Whether a phone’s screen breaks is determined by the end of the fall—specifically, what the phone lands on, and the way it lands. Physicswise, the landing material is important because it changes how long the impact lasts. ‘The longer it takes for the impact to occur, the smaller the force,’ says Allain. If you drop your phone on a pillow, the pillow will compress beneath the phone, which lengthens the impact time. If you drop it on concrete, there’s no give; the impact will be very short, since the phone slows down basically all at once, and thus the force will be very large. In this case, the phone was discovered in an area with lots of big bushes, which is a great thing to land in. ‘Every time it contacts different parts of the bush, it’s slowing down a little bit,’ Allain says. ‘The impact time will be larger than it would be if you dropped your phone on the kitchen floor.’

In addition to where the phone lands, it matters how it lands. ‘If you truly have a piece of glass that falls flat and lands perfectly even, it should not break, no matter what,’ Wilkinson says. That’s because the force of the fall is spread out across the glass. But if the screen lands at an angle, or if it hits a pebble, a lot of pressure is exerted on a very small point. In glass, there are little flaws, and ‘those flaws are the points where cracks can start,’ Wilkinson says. Research into strengthening glass involves figuring out how to manage those flaws, given their existence.

And that’s where recent glass innovations have made a big difference. Many smartphone manufacturers, including Samsung, Sony, and Google, opt to use the popular Gorilla Glass made by Corning Incorporated. That glass relies on a ‘really clever trick’ called ion exchange, says Wilkinson. The glass is placed in a molten potassium bath, where the small silica atoms present in the glass’s molecular structure switch places with the larger potassium ions in the bath. The potassium ions are physically bigger, and better fill up the space, thus making the glass stronger.

The past few generations of Apple iPhones, starting with the iPhone 12, have used a different technology, called Ceramic Shield, also created by Corning. Apple has claimed (and some reviews have anecdotally borne out) that this kind of screen is more durable than previous iPhone screens. While the exact science is proprietary, Wilkinson thinks Corning likely grows tiny crystals, then creates the glass around the crystals, something called a glass-ceramic. If a crack does happen, it will run into a crystal, making it unable to propagate in a straight line and less likely to shatter the whole screen. The iPhone that was found on the side of the road appeared to be a relatively new model (there was no home button), so the screen would have benefited from whatever new and improved glass-strengthening techniques Apple was using.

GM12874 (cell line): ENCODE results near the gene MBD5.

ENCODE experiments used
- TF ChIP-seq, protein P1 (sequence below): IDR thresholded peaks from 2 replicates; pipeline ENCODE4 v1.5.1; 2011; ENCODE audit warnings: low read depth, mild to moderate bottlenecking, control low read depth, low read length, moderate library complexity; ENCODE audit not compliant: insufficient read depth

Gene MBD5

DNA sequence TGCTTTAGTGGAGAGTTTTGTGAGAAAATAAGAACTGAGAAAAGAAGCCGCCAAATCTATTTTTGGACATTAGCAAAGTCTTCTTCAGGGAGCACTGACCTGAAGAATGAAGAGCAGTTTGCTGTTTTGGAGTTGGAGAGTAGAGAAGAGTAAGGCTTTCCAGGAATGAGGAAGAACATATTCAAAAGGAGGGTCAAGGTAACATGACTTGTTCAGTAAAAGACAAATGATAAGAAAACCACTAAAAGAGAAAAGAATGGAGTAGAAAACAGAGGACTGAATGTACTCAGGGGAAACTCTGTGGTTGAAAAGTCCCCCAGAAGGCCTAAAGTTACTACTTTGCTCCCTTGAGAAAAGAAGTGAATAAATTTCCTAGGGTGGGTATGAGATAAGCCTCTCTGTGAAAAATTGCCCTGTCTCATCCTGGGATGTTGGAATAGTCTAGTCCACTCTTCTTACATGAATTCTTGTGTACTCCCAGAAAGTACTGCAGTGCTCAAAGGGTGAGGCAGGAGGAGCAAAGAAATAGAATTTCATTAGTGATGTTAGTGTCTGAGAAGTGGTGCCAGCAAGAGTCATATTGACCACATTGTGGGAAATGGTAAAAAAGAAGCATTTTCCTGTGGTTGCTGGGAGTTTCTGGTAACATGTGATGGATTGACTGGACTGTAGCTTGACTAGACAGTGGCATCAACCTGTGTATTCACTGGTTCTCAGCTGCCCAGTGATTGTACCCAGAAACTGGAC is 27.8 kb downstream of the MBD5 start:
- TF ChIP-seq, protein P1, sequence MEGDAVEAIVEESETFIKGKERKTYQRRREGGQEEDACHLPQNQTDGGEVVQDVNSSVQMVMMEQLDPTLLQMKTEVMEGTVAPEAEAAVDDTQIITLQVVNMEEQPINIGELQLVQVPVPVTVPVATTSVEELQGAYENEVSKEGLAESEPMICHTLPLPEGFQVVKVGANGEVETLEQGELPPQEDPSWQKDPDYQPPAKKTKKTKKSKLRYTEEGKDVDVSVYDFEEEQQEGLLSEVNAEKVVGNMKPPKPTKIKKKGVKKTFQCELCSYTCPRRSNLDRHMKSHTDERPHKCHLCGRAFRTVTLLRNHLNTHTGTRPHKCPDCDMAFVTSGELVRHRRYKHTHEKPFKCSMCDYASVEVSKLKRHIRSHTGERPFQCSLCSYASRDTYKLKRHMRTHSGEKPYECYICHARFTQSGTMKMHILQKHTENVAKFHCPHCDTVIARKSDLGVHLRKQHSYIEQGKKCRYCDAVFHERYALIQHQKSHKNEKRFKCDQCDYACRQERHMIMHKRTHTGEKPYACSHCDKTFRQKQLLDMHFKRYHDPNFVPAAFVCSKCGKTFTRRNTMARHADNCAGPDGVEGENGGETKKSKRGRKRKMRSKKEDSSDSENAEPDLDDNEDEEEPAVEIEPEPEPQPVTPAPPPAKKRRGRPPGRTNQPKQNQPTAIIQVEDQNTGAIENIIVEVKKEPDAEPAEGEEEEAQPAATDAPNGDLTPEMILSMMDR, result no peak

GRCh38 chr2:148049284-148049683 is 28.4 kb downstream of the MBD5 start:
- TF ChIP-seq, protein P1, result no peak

Even among manufacturers that use the same techniques, the exact recipes and process of strengthening the glass, plus the thickness of the screen, are tweaked by each company, which explains why some phones are more resilient than others. In 2018 Tom’s Guide dropped smartphones from 4, 6, and 100 feet and found that the toughest phone overall was the Motorola Moto Z2 Force, followed by the LG X Venture and the iPhone X.

‘I remember the first iPhone, and I remember people breaking it like crazy,’ Wilkinson says. ‘The fact that we’re now at a point where they rarely break from that is really a testament to the amount of progress that the glass has made.’

So, given the right set of circumstances, the possibility that a phone could survive a skydive is not so wild. Indeed, the phone’s durability was not the most amazing part of the story to Allain. ‘The amazing thing,’ he says, ‘is that it was unlocked.’